It’s Still Growing!

Wow, even after so many years of release, Hearthstone is still drawing new players like moths to a flame! Err… That’s supposed to be a good reference, we swear!

Hearthstone Guide
Via: Google Play/Hearthstone

Hearthstone’s first 2020 expansion, Ashes of Outland, has been out in the wild for over a month now and the meta is still changing and evolving! With new mechanics, a brand-spankin’ new class and a whole host of new cards, there isn’t ever a better time to get into deck building than the start of a new expansion!

Via: Gameskinny

“But where do I start?”, you ask in despair, as last year’s meta still rages on and making up new strategies feels counter-intuitive. Well, pull up a chair, because, in this Hearthstone guide to deck building, we’ll give you some pro tips to get started with putting together your own deck ideas!

Those 3 Statistics are Crucial!

Always evaluate your cards by more than just its beautiful artwork! By looking at the Mana cost of a card and comparing it to the raw stats it provides, you can tell if a card will give you enough value once it hits the board. This is called the vanilla test.

Via: imore/Hearthstone

Let’s say for instance you’re looking at a 1-cost card with 1/1 stats. This is fairly standard for a cheap minion. Were we to make it a 2/1 or 1/2 for the same cost, this would make it a more valuable minion. Add a powerful effect on top of that and the card becomes one to pay attention to!

That isn’t to say that cards with lower stats compared to their cost aren’t valuable, as effects can sometimes more than make up for a high mana cost. Take Ironbeak Owl as an example. It’s a 2-cost card with 2/1 stats, its health is one point lower than what would allow it to pass the Vanilla Test. Its effect, however, silences a minion, which can make it very critical in a late-game situation!

Via: imore/hearthstone

When building a deck, you have to examine what your central strategy is. Are you going for face or controlling the board? For the former, a 2/1 for 1 mana is a better choice whereas a 1/2 would favor a more control-oriented deck. Effects must also drive and enable that central strategy and should be evaluated alongside the vanilla test.

There’s Never Only One Way

Hmm… We feel like we’ve used that headline before. But, nevermind! As we’ve mentioned before in this Hearthstone guide to deck building, the game has been out for a while. As such, there are decks in the meta that never actually left it because they encompass what Hearthstone is all about. That doesn’t mean, however, that existing decks can’t be adapted to a new meta or evolve into something completely different.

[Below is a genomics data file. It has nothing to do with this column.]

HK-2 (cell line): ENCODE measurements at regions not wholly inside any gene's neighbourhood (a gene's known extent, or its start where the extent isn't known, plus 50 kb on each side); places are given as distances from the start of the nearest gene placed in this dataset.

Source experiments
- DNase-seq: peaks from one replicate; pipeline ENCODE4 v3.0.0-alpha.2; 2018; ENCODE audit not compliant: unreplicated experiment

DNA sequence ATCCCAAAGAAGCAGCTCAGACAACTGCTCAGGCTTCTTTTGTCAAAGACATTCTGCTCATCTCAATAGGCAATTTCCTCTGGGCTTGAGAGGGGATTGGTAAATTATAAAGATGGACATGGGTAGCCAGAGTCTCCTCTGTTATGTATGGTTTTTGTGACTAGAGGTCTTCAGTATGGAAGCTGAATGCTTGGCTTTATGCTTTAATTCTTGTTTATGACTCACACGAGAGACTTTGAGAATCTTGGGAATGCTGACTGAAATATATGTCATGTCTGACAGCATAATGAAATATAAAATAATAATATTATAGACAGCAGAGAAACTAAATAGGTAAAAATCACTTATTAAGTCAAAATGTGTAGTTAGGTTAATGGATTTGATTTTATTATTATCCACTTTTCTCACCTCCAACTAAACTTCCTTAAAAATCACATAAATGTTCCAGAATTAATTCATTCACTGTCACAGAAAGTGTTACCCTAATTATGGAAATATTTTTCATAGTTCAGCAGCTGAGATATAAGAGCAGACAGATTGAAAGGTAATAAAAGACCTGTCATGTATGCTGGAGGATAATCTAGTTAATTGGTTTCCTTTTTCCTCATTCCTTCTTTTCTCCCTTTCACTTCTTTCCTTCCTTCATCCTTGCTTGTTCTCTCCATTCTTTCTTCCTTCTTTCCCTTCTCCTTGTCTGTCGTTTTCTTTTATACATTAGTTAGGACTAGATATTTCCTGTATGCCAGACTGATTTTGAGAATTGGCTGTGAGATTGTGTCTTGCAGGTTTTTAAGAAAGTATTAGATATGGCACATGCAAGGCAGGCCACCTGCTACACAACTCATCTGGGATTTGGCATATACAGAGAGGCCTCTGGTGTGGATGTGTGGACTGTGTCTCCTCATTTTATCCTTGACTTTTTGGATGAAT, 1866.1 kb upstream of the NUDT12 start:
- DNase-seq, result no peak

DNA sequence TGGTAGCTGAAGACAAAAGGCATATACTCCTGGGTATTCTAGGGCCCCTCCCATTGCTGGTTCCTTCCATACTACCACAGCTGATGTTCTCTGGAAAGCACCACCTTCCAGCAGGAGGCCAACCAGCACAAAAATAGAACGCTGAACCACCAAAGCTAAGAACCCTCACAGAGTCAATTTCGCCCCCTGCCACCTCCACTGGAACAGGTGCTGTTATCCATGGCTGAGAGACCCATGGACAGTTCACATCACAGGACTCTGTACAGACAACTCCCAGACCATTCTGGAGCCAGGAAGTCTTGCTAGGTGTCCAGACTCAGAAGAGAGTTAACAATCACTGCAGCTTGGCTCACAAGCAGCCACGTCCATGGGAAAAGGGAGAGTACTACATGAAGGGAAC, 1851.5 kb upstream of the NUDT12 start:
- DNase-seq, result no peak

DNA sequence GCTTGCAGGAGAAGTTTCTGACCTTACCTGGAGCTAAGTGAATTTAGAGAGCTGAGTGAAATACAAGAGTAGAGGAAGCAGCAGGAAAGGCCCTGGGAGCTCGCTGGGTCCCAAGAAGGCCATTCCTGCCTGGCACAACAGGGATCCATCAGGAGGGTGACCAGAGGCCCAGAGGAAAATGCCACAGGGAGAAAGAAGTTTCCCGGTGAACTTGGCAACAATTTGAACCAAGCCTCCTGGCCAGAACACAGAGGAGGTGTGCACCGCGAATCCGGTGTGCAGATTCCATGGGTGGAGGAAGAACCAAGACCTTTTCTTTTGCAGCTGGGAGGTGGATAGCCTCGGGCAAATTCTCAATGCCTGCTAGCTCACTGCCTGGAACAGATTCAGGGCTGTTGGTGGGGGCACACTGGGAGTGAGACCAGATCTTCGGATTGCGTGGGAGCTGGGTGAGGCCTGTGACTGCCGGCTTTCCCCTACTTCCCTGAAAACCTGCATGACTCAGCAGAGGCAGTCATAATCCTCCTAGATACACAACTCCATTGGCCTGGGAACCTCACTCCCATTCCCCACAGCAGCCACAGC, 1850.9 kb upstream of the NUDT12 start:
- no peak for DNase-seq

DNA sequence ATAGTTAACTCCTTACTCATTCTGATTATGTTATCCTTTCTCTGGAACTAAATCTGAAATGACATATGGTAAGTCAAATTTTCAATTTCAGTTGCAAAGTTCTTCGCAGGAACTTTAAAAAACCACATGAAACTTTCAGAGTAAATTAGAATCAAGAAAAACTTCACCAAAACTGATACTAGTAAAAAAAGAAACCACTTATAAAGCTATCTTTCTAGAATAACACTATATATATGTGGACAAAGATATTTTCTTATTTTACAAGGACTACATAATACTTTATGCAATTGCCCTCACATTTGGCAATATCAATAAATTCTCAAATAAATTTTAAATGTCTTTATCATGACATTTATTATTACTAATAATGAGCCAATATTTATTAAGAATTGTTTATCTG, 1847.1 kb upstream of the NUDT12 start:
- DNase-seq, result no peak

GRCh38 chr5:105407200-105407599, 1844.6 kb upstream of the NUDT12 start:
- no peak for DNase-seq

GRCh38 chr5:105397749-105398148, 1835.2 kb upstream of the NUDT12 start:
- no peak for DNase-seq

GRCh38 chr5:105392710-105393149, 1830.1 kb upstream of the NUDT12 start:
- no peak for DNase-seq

Via: Youtube/Warshack

A big example of this is the legendary deck of yore called “Handlock”. This deck was intense and a lot of fun because it took advantage of Warlock’s self-inflicting harm ability to throw down Giant cards as early as possible. The deck died when Blizzard patched and nerfed some of its core cards, but that doesn’t mean that the Giant’s concept was abandoned.

Via: Pinterest@2pcom

The Mage class made use of a variety of spells and effects to make multiple Giants swarm the board in later expansions. Warlocks themselves were given new ways to control the board before bigger minions could be brought in. Even some Rogue deck builders tried their hand at some Giant variations of their own.

When new expansions come out, it’s an opportunity to try out new mechanics and see how they enhance or change existing ideas. If you’re struggling to start from scratch, take an old tried-and-true deck and see how you can replicate or adapt it with newer cards. Use the vanilla test to pick out the best valued minions and select the right effects that may fit into its core strategy. This will give you the general idea behind how to create the best and most suitable strategy for yourself.

Of course, you can also always refer to existing decks and then adjusting them, such as our Lich King Deck guide.

It’s Simply Synergy!

One of the most fun time in Hearthstone history was when the Patron Warrior was the most dominant deck in the meta. This combo deck came out of nowhere when a few cards were introduced that synergized exceedingly well with some of the Warrior class’s most under-utilized Basic and Classic cards.

Via: Hearthpwn/decks

Aside from causing frustrations for people having to fight endless waves of Patron Warriors, this deck explicitly captured the essence of landing combos of cards that work well together. Beyond that, it demonstrated how stretching that idea could make for some added versatility.

As you evaluate cards, consider some obvious synergies, either with existing or new or even future cards. More often than not, these synergies can make for some fun and powerful strategies. Even when they don’t fully work out or aren’t particularly strong, you start to get a flair for which cards work well together.

Another place to practice this is Arena, where looking for synergies can mean the difference between a 12-win deck and a deck that goes 0-3.

Try, Try, and Try Again

Deckbuilding is one of the most fun ways to experience card games. The key is to experiment a lot, as well as refine the ideas you’ve come up with. But also remember to get your basics right. Do check the 2020 Guide to Hearthstone in case you missed out something!

Ranking up is fun but when you start putting more heart into formulating your own deck strategies and getting down into the nitty-gritty of what makes each card in a new set exhilarating, you discover a whole new dimension to Hearthstone!

And after you feel you’ve mastered this game (or at least as best as you can), why not try another similar game? Legends of Runeterra is the same, but different! Find out the differences between Hearthstone and Runeterra!